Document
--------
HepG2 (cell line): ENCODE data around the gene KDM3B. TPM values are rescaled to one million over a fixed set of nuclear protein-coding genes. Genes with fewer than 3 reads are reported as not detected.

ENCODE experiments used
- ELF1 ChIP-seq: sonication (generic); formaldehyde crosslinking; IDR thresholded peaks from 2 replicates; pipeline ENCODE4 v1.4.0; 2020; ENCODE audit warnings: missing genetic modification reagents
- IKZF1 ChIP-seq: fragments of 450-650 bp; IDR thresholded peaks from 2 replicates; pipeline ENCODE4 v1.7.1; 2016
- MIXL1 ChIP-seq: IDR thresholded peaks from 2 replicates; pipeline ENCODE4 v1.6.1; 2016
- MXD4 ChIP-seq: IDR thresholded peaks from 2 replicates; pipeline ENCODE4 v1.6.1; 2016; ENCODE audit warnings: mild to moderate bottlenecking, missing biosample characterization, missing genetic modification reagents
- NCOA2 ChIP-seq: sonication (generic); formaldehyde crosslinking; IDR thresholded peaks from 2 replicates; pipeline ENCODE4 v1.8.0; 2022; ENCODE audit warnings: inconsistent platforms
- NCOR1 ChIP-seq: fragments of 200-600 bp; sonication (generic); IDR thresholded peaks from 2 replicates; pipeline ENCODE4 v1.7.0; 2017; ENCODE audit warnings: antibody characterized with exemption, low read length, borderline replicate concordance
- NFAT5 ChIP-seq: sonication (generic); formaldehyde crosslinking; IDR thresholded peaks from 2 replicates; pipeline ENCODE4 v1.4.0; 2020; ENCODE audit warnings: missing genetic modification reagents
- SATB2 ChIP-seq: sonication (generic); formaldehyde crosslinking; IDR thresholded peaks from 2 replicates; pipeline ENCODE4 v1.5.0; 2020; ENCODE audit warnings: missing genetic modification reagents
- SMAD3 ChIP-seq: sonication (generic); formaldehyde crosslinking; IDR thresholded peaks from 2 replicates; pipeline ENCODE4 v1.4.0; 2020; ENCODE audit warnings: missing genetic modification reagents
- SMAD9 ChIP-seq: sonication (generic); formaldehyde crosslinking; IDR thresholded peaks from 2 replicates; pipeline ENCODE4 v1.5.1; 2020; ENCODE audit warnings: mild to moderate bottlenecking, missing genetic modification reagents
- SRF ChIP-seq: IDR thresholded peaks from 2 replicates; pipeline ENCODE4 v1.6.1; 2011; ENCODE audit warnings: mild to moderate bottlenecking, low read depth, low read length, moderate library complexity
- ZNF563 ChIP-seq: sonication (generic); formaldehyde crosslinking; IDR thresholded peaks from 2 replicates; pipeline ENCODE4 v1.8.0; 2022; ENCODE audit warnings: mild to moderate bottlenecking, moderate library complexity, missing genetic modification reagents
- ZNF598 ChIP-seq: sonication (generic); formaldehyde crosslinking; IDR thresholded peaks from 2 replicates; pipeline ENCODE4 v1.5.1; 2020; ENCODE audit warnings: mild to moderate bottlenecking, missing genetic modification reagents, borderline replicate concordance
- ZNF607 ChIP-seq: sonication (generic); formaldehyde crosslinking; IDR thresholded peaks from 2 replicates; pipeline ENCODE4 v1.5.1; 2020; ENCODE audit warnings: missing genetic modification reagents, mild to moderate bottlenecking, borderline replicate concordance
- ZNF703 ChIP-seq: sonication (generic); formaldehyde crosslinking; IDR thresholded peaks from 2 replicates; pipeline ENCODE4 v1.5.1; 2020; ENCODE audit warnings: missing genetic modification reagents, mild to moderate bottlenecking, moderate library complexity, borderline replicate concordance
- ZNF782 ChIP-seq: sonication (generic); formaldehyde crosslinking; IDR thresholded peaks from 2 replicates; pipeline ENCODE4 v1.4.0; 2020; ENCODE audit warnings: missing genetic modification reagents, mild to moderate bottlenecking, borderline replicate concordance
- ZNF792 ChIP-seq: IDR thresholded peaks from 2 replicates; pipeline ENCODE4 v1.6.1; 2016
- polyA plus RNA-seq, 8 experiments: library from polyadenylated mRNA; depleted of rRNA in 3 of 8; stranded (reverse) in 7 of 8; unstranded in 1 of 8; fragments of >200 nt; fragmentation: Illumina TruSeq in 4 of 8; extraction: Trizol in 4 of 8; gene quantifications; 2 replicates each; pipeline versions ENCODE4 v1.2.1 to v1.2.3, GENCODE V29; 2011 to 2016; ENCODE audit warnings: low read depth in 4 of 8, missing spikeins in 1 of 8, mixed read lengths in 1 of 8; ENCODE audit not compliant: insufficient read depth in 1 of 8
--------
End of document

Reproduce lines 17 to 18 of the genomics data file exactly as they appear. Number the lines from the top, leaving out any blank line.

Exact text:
- ZNF703 ChIP-seq: sonication (generic); formaldehyde crosslinking; IDR thresholded peaks from 2 replicates; pipeline ENCODE4 v1.5.1; 2020; ENCODE audit warnings: missing genetic modification reagents, mild to moderate bottlenecking, moderate library complexity, borderline replicate concordance
- ZNF782 ChIP-seq: sonication (generic); formaldehyde crosslinking; IDR thresholded peaks from 2 replicates; pipeline ENCODE4 v1.4.0; 2020; ENCODE audit warnings: missing genetic modification reagents, mild to moderate bottlenecking, borderline replicate concordance